When I downloaded Quick Scan, I could replicate your results if I made the QR code black on a white background. However, the sample which Lisa posted (which was from Adobe demo assets) did not work when it was paper color on a green background.
Two observations: There are many QR code scanners with widely varying capabilities, and they have very similar names. It took two download attempts before I found the one you were using.
The technology seems pretty fragile, at least for email addresses, probably based on the issues that Willi brought up.
This worked perfectly! Thank you so much for this work-around!
Yes, Quick Scan (iHandy) is one of the few QR code readers in the Apple Apps store that will read InDesign generated QR codes. I really wish Apple would get rid of the many of the other useless QR code readers.
Because of this thread, I am dumping QRReader and the other four so called QR code readers that only recognize URLs.
@Steve Werner - "The technology seems pretty fragile, at least for email addresses, probably based on the issues that Willi brought up."
QR code technology isn't fragile at all. It works extremely well and is responsable for billions of transactions each day in most other countries outside of North America. The problem is its open source nature and the fact that so many phone apps poorly implement the technology.
Please don't blame a nearly 20 year old, and well established technology, on a bunch of badly designed free phone apps. :-)
I can't disagree with you. It's a lot like PDF. There's a standard for PDF, and good readers like Adobe Acrobat and Adobe Reader (at least for Mac/Win) support it well. The problem is that people go for the free apps, which often don't support the standard well.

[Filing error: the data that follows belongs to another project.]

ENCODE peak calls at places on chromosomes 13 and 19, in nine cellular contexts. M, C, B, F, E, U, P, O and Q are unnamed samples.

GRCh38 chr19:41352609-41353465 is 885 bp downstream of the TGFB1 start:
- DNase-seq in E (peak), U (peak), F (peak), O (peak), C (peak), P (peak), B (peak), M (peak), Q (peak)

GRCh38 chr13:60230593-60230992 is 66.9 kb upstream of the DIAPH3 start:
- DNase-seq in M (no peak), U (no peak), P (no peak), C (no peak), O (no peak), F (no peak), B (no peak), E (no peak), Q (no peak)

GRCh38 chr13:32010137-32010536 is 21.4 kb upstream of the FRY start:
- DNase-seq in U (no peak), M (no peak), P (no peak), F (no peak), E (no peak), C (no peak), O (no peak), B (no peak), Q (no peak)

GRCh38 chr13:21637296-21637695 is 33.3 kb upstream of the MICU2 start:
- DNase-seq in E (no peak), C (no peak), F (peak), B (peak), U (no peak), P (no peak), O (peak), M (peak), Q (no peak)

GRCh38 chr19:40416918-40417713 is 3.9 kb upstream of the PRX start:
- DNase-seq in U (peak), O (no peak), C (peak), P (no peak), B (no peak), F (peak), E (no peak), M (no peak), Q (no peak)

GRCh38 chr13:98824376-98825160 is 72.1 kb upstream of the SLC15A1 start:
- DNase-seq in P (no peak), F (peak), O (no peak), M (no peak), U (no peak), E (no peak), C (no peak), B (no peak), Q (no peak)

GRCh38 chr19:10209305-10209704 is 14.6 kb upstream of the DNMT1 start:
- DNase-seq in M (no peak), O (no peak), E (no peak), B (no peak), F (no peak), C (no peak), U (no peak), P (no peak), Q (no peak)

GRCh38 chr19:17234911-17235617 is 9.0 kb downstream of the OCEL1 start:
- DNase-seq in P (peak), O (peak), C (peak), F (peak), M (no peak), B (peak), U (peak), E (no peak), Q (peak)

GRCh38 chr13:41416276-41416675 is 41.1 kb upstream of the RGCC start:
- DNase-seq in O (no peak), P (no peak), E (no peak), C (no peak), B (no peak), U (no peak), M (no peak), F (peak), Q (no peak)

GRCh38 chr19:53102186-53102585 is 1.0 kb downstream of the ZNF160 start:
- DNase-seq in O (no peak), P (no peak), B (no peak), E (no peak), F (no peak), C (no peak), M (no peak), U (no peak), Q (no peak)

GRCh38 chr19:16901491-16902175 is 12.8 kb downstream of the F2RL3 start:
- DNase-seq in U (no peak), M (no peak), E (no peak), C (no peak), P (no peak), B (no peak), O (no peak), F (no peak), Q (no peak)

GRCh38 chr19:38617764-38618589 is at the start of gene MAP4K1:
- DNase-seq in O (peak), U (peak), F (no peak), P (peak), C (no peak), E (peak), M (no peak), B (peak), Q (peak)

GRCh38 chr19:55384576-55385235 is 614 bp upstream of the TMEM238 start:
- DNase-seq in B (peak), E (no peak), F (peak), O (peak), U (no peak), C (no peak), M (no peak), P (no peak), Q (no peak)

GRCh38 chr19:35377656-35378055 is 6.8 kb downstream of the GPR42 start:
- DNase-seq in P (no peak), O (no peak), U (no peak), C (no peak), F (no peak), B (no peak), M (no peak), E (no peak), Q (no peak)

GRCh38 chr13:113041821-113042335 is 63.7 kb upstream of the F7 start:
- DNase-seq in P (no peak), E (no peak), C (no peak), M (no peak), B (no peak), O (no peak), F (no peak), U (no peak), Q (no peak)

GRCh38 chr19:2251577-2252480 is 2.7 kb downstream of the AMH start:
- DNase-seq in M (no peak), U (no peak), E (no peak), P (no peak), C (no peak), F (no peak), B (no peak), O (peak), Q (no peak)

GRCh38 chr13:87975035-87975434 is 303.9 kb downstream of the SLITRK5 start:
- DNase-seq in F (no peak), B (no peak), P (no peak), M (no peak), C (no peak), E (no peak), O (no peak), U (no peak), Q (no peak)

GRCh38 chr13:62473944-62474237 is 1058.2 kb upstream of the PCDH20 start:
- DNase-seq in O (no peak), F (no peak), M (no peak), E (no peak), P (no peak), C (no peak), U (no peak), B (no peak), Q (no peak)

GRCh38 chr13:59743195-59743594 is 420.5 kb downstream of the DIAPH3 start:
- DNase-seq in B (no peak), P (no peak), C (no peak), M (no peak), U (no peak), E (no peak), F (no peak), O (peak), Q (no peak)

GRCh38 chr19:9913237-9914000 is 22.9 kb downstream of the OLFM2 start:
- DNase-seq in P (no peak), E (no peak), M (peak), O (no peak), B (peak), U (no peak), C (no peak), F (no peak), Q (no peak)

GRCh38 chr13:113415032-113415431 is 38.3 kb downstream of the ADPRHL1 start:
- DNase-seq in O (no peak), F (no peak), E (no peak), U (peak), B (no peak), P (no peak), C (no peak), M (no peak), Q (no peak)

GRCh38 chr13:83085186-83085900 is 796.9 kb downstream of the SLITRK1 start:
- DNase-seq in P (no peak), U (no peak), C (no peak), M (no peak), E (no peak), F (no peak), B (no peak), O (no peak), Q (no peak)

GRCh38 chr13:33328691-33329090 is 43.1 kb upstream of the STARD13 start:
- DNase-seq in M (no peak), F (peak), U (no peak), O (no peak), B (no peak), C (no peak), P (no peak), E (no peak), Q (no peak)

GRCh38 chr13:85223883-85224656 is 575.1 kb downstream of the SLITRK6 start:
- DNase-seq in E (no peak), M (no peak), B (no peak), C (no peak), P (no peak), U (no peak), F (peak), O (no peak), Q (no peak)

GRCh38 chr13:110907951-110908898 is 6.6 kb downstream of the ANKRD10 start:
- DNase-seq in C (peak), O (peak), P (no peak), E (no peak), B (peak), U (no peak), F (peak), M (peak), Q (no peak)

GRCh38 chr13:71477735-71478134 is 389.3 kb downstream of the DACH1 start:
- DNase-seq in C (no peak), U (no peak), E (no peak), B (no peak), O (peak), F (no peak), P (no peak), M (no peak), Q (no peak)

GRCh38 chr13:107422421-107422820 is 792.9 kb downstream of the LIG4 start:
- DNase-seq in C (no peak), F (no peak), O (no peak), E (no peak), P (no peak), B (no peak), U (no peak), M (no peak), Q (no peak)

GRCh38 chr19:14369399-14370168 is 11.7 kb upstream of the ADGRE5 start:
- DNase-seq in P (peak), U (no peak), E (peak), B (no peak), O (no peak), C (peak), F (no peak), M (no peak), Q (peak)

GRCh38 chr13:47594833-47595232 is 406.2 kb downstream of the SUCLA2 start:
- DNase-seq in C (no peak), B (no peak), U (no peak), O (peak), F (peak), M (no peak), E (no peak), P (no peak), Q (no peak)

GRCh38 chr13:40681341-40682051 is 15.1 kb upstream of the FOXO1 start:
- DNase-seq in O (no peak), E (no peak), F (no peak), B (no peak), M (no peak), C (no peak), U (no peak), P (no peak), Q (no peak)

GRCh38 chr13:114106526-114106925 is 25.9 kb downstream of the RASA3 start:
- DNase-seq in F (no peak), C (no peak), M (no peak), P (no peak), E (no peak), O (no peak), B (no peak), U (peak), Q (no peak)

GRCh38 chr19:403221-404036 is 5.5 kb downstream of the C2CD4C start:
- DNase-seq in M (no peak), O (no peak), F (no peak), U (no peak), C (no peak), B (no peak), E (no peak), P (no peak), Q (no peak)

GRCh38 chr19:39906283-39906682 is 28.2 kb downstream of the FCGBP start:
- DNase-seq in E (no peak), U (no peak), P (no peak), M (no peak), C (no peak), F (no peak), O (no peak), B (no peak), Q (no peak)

And I tried several of the free readers. I didn't have the time to look for a good review of iOS readers. Which do you recommend?
@Steve Werner - "Which do you recommend?"
After a frustrating 30 minutes of testing no less than 10 apps, it seemed rather definative that the only one to pass the Adobe InDesign test was the free app, Quick Scan (made by iHandy).
On a related note, one needs to be careful about ensuring proper contrast and even if it seems like good contrast, to the eyes, the camera may view the image differently. For instance, for design reasons, I wanted to place a QR code in white on a red background but that configuration was not scannable by my iPhone. I had to compremise and go with black QR code on a red background.
It is pointless to employ a QR code that might be unreadable by some devices.
Sounds like I lucked out. After trying four, that's the one I also ended up with!
On a related note, one needs to be careful about ensuring proper contrast and even if it seems like good contrast, to the eyes, the camera may view the image differently.
@Shawn – just an idea:
Export the page to PDF (Grayscale) and check the contrast from there…
I had the same problem genberating codes and reading them with Qrafter.
The web address worked fine, but not the email address, let alone a telephone number which Adobe seems to have laft out.
I went to QRStuff.com and got QR Codes that work with Qrafter. I think I'll use those.